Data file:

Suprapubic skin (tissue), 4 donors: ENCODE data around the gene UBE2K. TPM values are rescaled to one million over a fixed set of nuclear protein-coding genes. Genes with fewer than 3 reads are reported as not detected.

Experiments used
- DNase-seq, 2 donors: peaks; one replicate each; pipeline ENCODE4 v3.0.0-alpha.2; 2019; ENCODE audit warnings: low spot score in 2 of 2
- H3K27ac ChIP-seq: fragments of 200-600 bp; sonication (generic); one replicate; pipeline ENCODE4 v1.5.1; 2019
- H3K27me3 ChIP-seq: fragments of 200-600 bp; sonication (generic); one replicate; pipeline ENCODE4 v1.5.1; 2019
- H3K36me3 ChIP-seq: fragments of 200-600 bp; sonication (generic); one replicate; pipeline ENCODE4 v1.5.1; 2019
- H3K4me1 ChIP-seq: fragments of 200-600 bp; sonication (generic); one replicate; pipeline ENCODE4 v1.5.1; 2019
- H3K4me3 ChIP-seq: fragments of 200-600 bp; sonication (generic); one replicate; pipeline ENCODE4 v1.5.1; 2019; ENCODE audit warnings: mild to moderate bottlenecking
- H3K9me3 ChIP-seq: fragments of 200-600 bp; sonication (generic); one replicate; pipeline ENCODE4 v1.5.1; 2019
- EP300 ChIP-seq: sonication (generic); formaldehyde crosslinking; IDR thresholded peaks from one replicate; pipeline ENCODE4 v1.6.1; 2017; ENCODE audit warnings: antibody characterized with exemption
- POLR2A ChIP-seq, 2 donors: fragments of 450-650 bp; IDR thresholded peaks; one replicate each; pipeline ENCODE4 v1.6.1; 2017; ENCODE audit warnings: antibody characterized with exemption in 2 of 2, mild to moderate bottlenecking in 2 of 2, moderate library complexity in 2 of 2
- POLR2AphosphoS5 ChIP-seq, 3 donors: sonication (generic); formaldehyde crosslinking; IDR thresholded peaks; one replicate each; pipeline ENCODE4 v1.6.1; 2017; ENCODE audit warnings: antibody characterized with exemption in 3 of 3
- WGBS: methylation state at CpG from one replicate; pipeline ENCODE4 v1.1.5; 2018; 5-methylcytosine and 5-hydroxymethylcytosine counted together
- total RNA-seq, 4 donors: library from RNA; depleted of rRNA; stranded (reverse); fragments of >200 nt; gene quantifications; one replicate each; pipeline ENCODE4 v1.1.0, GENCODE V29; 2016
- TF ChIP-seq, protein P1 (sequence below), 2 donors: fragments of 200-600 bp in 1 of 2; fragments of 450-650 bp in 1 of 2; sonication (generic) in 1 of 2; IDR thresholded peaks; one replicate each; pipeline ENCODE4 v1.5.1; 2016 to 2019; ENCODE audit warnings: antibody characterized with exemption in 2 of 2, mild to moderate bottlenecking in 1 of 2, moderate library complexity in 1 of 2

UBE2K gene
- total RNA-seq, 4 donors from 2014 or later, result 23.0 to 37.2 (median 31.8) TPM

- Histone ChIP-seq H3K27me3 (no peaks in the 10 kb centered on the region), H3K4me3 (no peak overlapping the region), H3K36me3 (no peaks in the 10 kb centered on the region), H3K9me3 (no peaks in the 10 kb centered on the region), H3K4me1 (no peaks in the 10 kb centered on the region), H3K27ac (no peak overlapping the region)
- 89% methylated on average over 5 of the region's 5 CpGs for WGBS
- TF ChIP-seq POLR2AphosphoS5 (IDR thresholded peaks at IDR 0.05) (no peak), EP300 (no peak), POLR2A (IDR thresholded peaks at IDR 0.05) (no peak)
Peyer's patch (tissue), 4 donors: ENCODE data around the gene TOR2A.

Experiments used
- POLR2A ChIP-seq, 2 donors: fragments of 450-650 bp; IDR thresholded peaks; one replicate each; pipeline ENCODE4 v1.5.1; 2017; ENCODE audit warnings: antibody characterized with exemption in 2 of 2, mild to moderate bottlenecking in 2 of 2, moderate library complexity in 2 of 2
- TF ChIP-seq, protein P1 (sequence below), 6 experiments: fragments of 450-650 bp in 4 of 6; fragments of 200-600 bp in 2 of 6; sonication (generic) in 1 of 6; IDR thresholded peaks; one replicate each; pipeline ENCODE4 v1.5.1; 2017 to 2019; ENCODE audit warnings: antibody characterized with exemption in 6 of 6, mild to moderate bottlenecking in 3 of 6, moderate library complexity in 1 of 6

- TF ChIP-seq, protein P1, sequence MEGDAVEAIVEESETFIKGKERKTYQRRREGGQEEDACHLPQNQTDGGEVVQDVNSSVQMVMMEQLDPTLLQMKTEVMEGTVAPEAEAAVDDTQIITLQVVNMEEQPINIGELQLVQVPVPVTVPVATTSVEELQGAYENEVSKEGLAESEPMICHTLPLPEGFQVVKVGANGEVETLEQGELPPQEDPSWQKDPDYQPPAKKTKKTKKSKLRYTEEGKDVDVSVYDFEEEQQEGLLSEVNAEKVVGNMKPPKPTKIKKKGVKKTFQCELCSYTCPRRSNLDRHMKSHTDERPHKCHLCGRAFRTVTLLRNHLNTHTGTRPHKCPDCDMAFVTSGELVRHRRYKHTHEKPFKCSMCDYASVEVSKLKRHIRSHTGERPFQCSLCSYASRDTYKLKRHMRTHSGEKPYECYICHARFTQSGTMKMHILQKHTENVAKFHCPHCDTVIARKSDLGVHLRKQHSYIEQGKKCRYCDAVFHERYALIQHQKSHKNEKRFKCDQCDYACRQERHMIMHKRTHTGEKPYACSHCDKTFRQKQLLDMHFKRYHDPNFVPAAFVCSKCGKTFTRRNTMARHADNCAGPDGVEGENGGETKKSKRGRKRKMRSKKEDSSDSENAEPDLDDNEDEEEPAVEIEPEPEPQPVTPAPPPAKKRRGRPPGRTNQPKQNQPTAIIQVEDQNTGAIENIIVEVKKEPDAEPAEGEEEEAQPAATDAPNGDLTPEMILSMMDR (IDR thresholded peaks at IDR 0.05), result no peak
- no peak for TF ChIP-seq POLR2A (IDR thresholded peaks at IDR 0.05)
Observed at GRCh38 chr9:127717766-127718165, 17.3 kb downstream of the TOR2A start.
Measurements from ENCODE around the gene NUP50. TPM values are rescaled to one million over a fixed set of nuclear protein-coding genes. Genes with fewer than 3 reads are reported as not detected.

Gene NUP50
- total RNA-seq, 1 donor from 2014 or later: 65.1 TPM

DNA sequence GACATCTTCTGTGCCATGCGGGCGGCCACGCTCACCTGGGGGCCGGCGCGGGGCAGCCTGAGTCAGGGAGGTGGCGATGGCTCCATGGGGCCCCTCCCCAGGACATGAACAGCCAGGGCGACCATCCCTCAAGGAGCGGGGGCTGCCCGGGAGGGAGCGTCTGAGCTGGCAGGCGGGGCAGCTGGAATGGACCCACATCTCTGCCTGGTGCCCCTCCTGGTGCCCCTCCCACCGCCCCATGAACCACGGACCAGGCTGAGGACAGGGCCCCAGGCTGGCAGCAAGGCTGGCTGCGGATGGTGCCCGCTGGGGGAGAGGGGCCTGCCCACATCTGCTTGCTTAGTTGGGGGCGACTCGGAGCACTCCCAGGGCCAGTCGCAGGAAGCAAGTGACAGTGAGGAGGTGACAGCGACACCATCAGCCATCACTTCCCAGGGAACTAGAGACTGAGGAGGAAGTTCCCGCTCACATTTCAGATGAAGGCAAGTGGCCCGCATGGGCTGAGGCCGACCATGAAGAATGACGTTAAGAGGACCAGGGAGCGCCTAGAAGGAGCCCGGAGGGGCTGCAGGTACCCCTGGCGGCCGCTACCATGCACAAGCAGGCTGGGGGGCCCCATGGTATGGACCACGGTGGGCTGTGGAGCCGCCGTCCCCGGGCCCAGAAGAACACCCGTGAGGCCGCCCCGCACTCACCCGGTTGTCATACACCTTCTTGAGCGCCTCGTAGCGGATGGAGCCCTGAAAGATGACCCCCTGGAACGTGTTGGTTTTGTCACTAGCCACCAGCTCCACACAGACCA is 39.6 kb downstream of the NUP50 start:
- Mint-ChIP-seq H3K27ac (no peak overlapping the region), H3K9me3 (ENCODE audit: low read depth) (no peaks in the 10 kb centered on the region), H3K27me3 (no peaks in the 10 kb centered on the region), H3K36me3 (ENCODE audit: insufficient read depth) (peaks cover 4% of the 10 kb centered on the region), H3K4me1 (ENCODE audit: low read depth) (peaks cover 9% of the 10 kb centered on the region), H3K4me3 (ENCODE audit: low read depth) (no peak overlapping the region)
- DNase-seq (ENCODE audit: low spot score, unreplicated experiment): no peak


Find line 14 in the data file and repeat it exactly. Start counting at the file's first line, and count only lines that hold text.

- total RNA-seq, 4 donors: library from RNA; depleted of rRNA; stranded (reverse); fragments of >200 nt; gene quantifications; one replicate each; pipeline ENCODE4 v1.1.0, GENCODE V29; 2016